After all, we do not have a history – we are our own history. All these processes – including error, revisionism, omission, amnesia and deceit – are parts of a body and collaborate to construct a competitive system we perceive as the idea of self. The progressive detection of all these errors, flaws and deviations constitutes the first set of clues that, in the last 50 years, have begun to suggest that the unity of self is rather an illusion imposed by language and started the dismantling of the notion of the existence of a Cartesian Theatre, a physical part of the brain whence consciousness is formed. Apparently, this is all much more complex and "I" is no more than a resonance – millions of simultaneous operations, participated by an immeasurable number of functions, often conflicting, overlapped, redundant and folded upon themselves.
With The Kappa Effect, Mafalda Santos leaps off inconformity, off the flaw in register or memory, and into the direct matter of perception. While we apprehend time as continuous and indivisible, within the processes that organize and originate consciousness we may count innumerable cases of "intertemporal bargaining"; overlaps between past and future events that stop us from accessing a precise chronology of the sequence of events we take part in. The term "kappa effect" concerns a phenomenon observable, for example, in a journey consisting of two parts that take the same amount of time. The part that covers more distance will be perceived as taking longer. Suggesting a journey, the artist presents proposals focusing on the deformities that filter how we perceive and conceive time and space. The idea of narrative is tangled. As conscious structures on the edge of linear time and time as it is understood, we are limited by the latter.
- José Roseira, May 2011
Mafalda Santos (Oporto, 1980) holds a degree in painting from the Oporto Faculty of Fine Arts. Between 2007 and 2008 she was a resident at Location One, NYC, with a grant from the Calouste Gulbenkian Foundation and the Luso-American Development Foundation.
In the last decade, she has regularly been taking part in numerous collective exhibitions among which are: Transporto Sempre uma Viagem, Galeria Quadrum, Lisbon, 2011; A Culpa Não é Minha, Works from the António Cachola Collection, curated by Eric Corne, Berardo Collection Museum, Lisbon, 2010; O Dia Pela Noite, curated by Susana Pomba, Lux Frágil, Lisbon, 2010; A Escolha da Critica, curated by Lígia Afonso, Plataforma Revolver, Lisbon, 2009; Hospitalidade, curated by Miguel von Hafe Pérez, São João Hospital, Oporto, 2009; Only Connect, curated by Cecilia Alemani (Art in General), Bloomberg Office Building, New York, 2008; Café Portugal, curated by Filipa Oliveira, in Évora, Bratislava and Ponte Delgada, 2008/2009; Portugal Agora-A Propos des Lieux d’Origine, MUDAM Centre d’Art Moderne Gran-Duc Jean, Luxemburg, 2007; EDP Novos Artistas, Oporto, 2007; Depósito-Apontamentos sobre Densidade e Conhecimento, Reitoria da Universidade do Porto, 2007; 7/10–7 artistas ao 10º mês, Calouste Gulbenkian Foundation, 2005 and Toxic, o Discurso do Excesso, Fundição de Oeiras, 2005.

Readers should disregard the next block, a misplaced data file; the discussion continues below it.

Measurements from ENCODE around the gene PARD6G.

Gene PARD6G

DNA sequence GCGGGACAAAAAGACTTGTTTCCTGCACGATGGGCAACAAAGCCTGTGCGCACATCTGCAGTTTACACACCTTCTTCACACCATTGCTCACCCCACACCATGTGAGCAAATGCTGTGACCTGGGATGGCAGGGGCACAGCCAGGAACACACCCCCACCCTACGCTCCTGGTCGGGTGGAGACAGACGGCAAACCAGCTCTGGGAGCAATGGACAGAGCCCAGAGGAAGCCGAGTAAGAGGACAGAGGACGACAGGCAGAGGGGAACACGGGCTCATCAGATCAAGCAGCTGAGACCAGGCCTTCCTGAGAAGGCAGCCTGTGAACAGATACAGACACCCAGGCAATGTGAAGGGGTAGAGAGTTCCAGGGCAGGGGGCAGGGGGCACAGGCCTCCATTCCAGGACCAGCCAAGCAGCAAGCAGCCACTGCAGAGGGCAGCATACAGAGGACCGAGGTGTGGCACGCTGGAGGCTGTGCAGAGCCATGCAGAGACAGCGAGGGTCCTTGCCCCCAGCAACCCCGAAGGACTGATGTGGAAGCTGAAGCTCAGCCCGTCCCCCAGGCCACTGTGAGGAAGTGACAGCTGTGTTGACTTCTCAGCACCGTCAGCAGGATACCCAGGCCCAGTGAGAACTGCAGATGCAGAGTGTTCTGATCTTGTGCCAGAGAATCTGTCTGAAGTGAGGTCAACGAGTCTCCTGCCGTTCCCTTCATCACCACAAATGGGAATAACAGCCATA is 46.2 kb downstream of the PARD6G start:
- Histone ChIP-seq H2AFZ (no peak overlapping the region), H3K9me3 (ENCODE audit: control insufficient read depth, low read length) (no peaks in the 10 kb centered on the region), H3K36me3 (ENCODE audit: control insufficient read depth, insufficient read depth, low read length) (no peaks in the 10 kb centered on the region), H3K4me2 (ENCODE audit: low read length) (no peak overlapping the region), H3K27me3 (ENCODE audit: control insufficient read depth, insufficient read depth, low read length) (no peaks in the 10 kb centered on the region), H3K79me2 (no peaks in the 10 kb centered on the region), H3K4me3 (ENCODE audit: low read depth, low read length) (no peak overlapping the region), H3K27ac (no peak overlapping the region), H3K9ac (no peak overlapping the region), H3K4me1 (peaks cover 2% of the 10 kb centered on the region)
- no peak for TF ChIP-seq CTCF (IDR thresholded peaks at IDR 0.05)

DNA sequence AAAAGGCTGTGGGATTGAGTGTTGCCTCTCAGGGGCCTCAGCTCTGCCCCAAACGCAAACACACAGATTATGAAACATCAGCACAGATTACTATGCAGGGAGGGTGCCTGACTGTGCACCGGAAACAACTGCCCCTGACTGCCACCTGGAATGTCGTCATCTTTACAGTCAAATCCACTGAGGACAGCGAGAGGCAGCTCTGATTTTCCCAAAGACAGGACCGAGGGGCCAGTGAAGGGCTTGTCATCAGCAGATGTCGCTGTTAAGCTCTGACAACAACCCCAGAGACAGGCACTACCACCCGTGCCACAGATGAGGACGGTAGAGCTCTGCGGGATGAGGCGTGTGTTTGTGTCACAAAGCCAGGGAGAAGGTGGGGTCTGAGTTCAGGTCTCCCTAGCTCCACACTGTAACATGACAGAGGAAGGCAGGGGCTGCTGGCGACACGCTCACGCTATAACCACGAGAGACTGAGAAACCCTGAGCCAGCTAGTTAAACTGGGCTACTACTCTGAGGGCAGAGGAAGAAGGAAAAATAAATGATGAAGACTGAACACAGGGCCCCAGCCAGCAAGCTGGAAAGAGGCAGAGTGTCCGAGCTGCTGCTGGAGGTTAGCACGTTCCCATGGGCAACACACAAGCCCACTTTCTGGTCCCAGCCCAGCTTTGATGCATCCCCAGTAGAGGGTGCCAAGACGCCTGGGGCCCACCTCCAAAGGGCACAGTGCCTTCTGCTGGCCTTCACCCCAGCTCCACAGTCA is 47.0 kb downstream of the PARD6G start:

Her individual exhibitions include: The Great Unconformity, Sala do Veado, National Museum of Natural History, Lisbon, 2010; One day every wall will fall, Galeria Presença, Oporto, 2009; Tamatave, Galeria Presença, Lisbon, 2006 and Too Loud a Solitude, Mad Woman in the Attic, Oporto, 2006.
Her work has integrated the Portuguese collections of António Cachola, EDP and Ilídio Pinho Foundations, and of the RAR Group.
Caroline Pagès Gallery
Rua Tenente Ferreira Durão, 12 – 1º Dto.
[Campo de Ourique]
Tel. 21 387 33 76
Tm. 91 679 56 97
Aberto ao público de 2ª a Sábado das 15h às 20h e por marcação fora deste horário.